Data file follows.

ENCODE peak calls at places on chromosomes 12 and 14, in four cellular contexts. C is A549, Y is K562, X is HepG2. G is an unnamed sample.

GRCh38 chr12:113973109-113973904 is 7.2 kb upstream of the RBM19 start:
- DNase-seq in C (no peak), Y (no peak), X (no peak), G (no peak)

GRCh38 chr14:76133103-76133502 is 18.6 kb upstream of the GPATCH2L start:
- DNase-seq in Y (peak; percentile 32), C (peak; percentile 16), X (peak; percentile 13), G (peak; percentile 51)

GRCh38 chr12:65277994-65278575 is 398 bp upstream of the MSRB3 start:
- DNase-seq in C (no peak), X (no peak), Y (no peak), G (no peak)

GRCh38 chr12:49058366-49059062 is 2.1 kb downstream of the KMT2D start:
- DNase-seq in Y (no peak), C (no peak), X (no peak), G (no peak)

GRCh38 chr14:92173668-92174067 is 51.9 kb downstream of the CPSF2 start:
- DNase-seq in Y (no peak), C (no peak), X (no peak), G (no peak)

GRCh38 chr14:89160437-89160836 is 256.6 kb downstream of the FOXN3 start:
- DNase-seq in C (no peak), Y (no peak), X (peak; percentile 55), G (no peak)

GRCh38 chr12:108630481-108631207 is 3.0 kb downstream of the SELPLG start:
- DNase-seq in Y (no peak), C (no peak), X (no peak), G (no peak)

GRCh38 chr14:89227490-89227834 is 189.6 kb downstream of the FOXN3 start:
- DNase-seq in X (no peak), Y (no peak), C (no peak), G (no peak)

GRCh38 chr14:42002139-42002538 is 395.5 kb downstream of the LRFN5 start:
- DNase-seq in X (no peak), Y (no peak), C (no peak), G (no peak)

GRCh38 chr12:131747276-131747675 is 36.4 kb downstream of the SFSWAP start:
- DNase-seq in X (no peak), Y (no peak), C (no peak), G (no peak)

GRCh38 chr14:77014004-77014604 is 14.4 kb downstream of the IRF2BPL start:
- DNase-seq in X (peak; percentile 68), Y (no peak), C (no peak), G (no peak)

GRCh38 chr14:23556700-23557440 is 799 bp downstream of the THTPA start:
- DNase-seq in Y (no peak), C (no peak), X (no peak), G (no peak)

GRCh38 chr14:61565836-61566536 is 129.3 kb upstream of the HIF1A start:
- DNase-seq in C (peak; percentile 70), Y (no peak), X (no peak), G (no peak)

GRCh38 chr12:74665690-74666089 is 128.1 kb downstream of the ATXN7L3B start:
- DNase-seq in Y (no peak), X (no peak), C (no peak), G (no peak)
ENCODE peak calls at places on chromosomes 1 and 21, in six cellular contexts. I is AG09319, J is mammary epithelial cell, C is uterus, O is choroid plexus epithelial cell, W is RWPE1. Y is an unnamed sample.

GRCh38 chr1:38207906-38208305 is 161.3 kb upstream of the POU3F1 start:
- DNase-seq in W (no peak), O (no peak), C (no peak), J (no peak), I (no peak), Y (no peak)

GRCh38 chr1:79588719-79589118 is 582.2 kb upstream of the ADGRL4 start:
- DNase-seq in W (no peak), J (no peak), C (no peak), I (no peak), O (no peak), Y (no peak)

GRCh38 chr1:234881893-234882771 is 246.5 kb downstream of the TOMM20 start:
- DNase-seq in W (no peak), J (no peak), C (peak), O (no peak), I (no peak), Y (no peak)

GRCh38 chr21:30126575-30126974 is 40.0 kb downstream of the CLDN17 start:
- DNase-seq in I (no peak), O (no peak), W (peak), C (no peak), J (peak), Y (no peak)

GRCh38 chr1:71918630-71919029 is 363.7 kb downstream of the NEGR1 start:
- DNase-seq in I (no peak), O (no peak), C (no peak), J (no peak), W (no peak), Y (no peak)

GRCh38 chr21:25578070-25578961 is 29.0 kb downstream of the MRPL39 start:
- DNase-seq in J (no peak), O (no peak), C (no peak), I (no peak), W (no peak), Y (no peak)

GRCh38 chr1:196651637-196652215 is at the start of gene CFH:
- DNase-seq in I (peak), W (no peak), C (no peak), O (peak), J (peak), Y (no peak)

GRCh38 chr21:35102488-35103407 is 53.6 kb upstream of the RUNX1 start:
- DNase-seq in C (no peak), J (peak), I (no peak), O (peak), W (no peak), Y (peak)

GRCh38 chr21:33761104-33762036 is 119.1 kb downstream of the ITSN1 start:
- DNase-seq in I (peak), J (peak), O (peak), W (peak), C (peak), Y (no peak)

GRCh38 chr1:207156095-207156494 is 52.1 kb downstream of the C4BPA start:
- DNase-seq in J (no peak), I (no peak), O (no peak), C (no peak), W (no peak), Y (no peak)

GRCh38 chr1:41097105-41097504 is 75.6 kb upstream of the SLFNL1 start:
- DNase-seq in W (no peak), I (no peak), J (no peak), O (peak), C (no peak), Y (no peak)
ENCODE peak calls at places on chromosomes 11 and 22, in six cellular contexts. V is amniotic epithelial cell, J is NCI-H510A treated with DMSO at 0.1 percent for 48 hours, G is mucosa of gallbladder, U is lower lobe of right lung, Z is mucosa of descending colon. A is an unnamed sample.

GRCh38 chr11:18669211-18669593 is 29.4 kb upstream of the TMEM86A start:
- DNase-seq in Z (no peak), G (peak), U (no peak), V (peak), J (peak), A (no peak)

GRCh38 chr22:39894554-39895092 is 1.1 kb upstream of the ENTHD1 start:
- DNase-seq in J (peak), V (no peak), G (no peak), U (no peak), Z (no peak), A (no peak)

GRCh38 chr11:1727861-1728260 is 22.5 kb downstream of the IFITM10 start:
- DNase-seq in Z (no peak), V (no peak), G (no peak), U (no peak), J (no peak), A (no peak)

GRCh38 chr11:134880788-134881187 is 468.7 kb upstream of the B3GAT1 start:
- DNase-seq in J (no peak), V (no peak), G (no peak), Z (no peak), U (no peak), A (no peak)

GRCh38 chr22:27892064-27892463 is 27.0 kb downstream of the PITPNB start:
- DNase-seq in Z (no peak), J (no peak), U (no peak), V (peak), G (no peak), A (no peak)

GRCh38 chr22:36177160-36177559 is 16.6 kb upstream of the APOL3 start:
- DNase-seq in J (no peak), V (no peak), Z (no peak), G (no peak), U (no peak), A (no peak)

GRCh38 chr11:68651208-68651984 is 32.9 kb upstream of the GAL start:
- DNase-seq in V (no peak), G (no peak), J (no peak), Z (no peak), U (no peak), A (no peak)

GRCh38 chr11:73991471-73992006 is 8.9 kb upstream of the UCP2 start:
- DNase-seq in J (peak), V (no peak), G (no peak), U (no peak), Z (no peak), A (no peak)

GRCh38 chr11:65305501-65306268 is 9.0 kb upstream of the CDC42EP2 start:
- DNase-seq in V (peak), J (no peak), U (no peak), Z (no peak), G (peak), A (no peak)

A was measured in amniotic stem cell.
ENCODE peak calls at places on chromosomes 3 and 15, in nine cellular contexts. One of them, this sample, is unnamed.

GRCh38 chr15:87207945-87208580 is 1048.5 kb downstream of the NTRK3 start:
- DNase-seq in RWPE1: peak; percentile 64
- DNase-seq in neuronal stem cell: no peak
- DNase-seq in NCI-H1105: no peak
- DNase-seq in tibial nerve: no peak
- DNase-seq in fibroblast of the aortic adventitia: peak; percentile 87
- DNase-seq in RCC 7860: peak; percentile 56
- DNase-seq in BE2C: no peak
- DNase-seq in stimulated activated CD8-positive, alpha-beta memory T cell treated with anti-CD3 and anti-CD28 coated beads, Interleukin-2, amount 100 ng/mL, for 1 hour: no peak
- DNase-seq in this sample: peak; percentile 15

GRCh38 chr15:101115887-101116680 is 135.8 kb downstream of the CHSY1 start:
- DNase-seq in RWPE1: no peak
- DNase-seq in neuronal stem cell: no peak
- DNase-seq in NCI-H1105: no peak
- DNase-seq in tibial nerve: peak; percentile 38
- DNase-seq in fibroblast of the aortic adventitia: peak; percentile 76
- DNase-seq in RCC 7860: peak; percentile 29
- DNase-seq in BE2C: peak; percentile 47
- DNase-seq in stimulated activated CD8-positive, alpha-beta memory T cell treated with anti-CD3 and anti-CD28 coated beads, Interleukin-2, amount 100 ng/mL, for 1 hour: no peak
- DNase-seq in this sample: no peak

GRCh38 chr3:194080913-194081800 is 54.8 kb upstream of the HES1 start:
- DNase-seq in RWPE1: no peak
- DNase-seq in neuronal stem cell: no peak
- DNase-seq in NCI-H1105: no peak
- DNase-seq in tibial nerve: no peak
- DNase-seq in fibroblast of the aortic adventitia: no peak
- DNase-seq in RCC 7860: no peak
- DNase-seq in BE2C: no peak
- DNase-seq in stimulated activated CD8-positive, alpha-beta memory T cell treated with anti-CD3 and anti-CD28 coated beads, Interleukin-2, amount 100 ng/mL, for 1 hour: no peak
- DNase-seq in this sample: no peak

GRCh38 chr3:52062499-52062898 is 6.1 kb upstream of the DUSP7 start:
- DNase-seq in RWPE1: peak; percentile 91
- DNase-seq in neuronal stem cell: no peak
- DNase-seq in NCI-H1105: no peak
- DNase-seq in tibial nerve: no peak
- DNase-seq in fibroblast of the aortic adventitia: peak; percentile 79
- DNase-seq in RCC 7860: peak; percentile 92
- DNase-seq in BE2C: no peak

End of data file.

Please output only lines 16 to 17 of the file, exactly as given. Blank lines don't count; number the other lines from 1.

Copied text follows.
GRCh38 chr14:89227490-89227834 is 189.6 kb downstream of the FOXN3 start:
- DNase-seq in X (no peak), Y (no peak), C (no peak), G (no peak)